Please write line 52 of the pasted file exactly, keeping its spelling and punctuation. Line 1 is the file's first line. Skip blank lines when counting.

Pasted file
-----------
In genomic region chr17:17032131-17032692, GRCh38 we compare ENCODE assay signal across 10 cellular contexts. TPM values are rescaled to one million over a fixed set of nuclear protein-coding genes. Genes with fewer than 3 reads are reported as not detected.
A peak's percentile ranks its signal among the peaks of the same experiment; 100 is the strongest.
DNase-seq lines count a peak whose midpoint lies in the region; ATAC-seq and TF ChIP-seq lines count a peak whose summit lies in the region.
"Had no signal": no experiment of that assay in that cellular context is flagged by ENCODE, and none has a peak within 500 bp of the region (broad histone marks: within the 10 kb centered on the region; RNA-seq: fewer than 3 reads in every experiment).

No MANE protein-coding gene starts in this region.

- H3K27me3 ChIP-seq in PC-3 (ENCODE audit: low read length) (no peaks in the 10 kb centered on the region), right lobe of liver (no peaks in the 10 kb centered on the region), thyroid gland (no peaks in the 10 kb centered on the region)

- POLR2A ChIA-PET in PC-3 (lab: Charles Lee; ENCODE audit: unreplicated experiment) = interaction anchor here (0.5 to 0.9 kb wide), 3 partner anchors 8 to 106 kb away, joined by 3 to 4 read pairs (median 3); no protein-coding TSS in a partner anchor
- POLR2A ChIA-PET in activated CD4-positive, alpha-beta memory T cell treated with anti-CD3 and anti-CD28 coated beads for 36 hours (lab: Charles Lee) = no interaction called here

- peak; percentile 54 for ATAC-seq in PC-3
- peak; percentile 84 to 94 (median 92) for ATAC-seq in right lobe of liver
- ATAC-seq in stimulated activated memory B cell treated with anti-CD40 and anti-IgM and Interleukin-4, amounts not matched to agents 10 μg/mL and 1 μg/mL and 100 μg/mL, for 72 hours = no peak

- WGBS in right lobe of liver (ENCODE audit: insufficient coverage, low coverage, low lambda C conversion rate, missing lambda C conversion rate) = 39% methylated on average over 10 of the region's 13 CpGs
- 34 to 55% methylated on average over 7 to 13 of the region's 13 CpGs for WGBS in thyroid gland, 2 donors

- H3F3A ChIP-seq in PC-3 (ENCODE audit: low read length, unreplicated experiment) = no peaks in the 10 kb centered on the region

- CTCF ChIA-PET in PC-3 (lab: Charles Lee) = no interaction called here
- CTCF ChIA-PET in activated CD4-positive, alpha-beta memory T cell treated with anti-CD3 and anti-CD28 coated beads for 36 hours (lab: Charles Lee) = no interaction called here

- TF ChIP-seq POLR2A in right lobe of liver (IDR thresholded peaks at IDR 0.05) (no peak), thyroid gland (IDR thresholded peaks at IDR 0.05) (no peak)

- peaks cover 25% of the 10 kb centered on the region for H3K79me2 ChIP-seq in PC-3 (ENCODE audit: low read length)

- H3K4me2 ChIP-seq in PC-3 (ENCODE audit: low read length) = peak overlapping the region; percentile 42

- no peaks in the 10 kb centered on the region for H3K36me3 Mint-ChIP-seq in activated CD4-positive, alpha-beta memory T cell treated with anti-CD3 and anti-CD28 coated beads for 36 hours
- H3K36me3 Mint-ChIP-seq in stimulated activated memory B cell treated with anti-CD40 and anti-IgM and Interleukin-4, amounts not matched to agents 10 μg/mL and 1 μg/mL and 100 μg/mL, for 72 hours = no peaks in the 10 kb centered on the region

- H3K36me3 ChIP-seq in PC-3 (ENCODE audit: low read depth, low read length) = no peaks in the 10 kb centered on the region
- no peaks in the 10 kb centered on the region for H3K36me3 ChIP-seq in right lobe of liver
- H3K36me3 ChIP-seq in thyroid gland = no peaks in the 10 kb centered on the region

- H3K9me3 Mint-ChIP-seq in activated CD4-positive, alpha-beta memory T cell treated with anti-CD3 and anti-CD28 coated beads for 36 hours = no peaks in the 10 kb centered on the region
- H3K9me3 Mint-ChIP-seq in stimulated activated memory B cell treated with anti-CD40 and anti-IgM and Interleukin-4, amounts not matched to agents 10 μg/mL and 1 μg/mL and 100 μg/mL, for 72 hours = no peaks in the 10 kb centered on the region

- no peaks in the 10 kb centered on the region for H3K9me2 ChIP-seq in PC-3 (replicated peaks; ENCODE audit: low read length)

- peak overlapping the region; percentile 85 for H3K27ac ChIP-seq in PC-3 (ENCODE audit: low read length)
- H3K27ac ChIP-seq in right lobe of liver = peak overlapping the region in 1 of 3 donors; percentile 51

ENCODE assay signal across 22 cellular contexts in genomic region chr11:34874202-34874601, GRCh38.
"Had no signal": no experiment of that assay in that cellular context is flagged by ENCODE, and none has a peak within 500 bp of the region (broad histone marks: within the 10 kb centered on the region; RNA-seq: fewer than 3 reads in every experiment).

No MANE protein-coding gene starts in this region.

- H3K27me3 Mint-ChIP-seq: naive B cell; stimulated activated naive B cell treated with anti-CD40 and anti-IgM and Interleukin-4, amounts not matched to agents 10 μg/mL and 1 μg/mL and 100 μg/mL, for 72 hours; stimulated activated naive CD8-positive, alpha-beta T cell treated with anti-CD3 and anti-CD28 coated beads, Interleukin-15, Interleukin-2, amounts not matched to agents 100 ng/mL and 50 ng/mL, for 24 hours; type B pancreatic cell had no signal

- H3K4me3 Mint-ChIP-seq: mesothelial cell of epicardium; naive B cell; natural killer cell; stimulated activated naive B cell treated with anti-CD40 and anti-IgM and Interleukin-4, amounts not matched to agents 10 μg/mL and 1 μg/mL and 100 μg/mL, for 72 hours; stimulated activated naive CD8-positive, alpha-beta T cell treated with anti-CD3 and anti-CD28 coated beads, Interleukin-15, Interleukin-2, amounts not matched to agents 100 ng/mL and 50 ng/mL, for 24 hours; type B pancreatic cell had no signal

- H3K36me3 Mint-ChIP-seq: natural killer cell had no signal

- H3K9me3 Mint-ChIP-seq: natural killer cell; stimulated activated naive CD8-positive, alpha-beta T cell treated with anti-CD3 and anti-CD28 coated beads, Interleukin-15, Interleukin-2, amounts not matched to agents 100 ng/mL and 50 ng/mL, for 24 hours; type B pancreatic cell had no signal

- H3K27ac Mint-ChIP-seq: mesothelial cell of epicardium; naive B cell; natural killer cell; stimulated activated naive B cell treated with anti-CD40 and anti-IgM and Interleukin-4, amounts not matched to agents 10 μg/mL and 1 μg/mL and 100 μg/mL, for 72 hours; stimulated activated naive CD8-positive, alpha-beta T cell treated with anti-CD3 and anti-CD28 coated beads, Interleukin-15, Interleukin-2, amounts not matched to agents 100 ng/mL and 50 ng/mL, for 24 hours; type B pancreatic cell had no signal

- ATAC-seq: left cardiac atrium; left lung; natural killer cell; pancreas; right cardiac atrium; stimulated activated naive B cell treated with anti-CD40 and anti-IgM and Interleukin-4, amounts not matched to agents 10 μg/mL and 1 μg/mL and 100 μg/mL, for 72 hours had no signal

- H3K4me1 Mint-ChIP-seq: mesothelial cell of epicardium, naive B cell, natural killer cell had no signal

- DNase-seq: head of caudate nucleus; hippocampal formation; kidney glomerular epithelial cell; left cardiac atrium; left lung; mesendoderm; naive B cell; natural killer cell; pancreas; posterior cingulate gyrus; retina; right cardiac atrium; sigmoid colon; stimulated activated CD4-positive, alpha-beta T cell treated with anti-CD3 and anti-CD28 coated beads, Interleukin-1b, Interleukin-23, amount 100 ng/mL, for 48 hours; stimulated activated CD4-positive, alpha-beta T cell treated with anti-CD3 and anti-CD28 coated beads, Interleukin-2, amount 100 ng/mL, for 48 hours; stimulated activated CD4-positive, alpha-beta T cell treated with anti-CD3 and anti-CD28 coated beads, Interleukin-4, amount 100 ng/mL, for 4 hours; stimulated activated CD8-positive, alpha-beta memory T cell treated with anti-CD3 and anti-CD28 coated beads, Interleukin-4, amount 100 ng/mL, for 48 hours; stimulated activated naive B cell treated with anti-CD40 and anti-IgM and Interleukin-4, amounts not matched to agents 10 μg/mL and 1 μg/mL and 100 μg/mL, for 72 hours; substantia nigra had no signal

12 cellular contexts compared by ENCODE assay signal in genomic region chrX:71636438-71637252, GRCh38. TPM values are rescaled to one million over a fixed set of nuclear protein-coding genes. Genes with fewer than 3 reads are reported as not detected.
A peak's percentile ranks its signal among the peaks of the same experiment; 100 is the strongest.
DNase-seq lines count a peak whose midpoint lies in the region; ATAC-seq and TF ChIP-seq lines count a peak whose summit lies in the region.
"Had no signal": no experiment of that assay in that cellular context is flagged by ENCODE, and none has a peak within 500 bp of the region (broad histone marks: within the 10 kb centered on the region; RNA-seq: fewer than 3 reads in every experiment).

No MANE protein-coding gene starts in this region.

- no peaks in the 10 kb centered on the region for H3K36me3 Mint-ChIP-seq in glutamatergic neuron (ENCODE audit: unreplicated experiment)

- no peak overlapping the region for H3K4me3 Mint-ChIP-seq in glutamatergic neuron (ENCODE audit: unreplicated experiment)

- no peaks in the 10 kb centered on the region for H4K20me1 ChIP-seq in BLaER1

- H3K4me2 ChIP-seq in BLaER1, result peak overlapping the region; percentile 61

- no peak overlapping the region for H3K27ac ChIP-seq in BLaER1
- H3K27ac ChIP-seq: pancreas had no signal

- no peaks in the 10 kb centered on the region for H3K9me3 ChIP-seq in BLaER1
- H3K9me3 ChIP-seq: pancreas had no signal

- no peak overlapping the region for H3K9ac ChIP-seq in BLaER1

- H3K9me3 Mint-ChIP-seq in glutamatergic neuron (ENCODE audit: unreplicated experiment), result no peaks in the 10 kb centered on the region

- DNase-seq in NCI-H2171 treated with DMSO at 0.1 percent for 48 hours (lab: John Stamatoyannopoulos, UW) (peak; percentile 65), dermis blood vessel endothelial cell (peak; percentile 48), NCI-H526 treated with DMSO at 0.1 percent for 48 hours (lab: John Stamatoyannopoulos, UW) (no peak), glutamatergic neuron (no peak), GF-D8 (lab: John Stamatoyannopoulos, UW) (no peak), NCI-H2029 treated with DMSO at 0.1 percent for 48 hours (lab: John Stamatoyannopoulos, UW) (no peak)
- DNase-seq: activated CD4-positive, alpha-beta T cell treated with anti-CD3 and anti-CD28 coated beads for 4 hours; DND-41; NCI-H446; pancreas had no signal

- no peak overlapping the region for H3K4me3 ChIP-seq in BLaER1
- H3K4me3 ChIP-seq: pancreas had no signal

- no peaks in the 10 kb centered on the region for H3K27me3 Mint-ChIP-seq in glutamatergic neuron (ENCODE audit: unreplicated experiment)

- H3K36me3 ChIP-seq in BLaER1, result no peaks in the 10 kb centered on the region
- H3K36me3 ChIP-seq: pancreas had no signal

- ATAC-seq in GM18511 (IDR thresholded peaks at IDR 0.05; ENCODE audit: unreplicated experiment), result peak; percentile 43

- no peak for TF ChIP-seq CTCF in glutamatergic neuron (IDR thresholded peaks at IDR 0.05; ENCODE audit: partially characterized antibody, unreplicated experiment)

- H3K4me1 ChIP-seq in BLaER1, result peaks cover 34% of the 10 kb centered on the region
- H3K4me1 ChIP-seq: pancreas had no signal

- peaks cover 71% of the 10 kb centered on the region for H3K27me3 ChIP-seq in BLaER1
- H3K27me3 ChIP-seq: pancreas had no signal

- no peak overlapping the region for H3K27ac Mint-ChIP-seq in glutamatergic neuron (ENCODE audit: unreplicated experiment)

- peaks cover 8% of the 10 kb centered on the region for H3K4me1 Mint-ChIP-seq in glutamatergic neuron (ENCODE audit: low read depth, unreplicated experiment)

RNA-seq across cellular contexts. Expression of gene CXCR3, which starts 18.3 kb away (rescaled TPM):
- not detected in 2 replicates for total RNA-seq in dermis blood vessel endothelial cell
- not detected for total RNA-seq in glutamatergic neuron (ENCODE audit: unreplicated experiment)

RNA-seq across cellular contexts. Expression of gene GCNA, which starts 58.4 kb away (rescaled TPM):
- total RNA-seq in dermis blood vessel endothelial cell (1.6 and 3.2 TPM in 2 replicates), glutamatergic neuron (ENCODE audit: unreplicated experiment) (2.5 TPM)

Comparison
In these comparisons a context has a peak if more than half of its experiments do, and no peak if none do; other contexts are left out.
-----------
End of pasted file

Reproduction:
- no peaks in the 10 kb centered on the region for H3K9me3 ChIP-seq in BLaER1